WBZ-TV, virtual channel 4, is a CBS-owned-and-operated television station licensed to Boston, Massachusetts, United States. The station is owned by the CBS Television Stations subsidiary of CBS Corporation, as part of a duopoly with MyNetworkTV affiliate WSBK-TV. The two stations share studios on Soldiers Field Road in the Allston–Brighton section of Boston; WBZ-TV's transmitter is located on Cedar Street in Needham, Massachusetts, on a tower site that was formerly owned by CBS and is now owned by American Tower Corporation.
Donald Edward Kent was an American radio and television weather forecaster for several decades in the Boston, Massachusetts area. He was known as "Boston's first TV Weatherman."
The American Meteorological Society (AMS) is the premier scientific and professional organization in the United States promoting and disseminating information about the atmospheric, oceanic, and hydrologic sciences. Its mission is to advance the atmospheric and related sciences, technologies, applications, and services for the benefit of society.
He has held a number of consulting assignments, including voice-over artist for Boston-area video production houses, per diem reporter for CBS Radio news, and aviation weather instructor for the US Airways Shuttle.
CBS Radio was a radio broadcasting company and radio network operator owned by CBS Corporation, and consolidated radio station groups owned by CBS and Westinghouse Broadcasting/Group W since the 1920s and Infinity Broadcasting since the 1970s. The broadcasting company was sold to Entercom on November 17, 2017.
US Airways Shuttle was the brand name for US Airways' hourly air shuttle service operating in the Northeastern United States. It served Logan International Airport in Boston, LaGuardia Airport in New York City, and Ronald Reagan Washington National Airport in Washington, D.C.
Glickman has been honored with several awards over the course of his career. He was elected a Fellow of the American Meteorological Society (AMS) in 1995, and received the Society's "Special Award" for his work as Managing Editor of the Glossary of Meteorology, second edition, in 2000.He was awarded the AMS's Seal of Approval for Radio Weathercasting in 1979, and its new Certified Broadcast Meteorologist designation in 2005. He has served on and chaired a number of AMS Committees, including the Board of Broadcast Meteorology, Board of Aviation Meteorology, Board of Continuing Education, and Board of Private Sector Meteorology. He serves as the Chair of the AMS Board of Broadcast Meteorology Certification Appeals Committee, and on the Society's Commission on Weather and Climate Enterprise Steering Committee.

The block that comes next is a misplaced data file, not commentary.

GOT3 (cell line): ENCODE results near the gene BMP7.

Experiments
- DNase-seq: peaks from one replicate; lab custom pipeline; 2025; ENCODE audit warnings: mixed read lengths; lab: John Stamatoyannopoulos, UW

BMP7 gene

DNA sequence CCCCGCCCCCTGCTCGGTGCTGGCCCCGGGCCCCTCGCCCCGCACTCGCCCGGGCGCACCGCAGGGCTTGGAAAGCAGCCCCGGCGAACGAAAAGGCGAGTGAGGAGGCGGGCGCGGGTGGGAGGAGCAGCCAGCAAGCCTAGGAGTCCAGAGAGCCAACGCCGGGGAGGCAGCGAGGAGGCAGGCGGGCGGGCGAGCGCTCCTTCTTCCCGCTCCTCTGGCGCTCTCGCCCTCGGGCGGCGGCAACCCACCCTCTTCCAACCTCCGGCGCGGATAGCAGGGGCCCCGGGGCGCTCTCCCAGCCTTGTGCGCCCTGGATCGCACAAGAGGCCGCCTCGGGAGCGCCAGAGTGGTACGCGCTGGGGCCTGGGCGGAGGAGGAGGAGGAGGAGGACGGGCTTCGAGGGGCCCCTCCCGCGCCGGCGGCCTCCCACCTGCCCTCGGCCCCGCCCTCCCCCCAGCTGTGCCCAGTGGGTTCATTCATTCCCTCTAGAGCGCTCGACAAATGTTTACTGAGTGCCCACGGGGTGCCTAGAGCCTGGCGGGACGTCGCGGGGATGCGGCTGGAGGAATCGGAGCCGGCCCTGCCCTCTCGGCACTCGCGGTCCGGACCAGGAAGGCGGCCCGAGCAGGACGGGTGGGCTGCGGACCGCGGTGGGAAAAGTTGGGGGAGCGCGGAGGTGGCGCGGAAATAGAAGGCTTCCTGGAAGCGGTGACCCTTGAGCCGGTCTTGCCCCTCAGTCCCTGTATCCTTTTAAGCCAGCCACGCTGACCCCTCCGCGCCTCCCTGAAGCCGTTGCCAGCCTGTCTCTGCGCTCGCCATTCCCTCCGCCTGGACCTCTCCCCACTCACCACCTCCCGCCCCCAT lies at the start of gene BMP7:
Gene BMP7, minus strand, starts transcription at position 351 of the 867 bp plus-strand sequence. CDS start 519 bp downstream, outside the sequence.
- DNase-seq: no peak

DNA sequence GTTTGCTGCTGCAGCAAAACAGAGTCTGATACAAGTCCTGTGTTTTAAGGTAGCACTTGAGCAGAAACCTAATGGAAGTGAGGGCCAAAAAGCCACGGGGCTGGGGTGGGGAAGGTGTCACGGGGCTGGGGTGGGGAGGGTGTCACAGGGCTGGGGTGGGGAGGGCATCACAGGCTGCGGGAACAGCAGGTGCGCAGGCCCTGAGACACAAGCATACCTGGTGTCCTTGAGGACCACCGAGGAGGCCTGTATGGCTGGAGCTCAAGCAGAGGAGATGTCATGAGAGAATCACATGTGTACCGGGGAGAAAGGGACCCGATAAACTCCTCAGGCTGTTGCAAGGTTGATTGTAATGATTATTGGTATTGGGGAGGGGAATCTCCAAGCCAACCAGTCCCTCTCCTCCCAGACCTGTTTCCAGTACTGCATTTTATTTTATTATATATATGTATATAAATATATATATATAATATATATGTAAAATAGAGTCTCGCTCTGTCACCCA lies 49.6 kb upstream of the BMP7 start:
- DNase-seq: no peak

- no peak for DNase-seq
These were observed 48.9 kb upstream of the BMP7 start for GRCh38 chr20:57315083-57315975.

Glickman engages in a number of community volunteer activities. Since 1979, he has been an on-air host of the WGBH-TV "Channel 2 Auction", the Boston-area Public Broadcasting Service (PBS) public television station annual pledge drive. Since 1988, he has been an officer and docent at the Seashore Trolley Museum of Kennebunkport, ME, most recently serving as an Instructor for the Museum's operating fleet of streetcars, rapid transit vehicles, and historic buses. He has also served as an officer and trustee of the Technology Broadcasting Corporation (and its predecessor the WTBS Foundation, Inc.), the licensee of MIT's radio station WMBR since 1981.
WGBH-TV, virtual channel 2, is a Public Broadcasting Service (PBS) member television station licensed to Boston, Massachusetts, United States. It is the flagship property of the WGBH Educational Foundation, which also owns fellow PBS members WGBX-TV in Boston and WGBY-TV in Springfield, Massachusetts, and public radio stations WGBH and WCRB in the Boston area, and WCAI on Cape Cod. WGBH-TV is also one of the two flagship stations of PBS, along with WNET in New York City. WGBH-TV, WGBX-TV and the WGBH and WCRB radio stations share studios on Guest Street in northwest Boston's Brighton neighborhood; WGBH-TV's transmitter is located on Cedar Street in Needham, Massachusetts, which is shared with sister station WGBX-TV as well as WBZ-TV, WCVB-TV, WBTS-LD and WSBK-TV.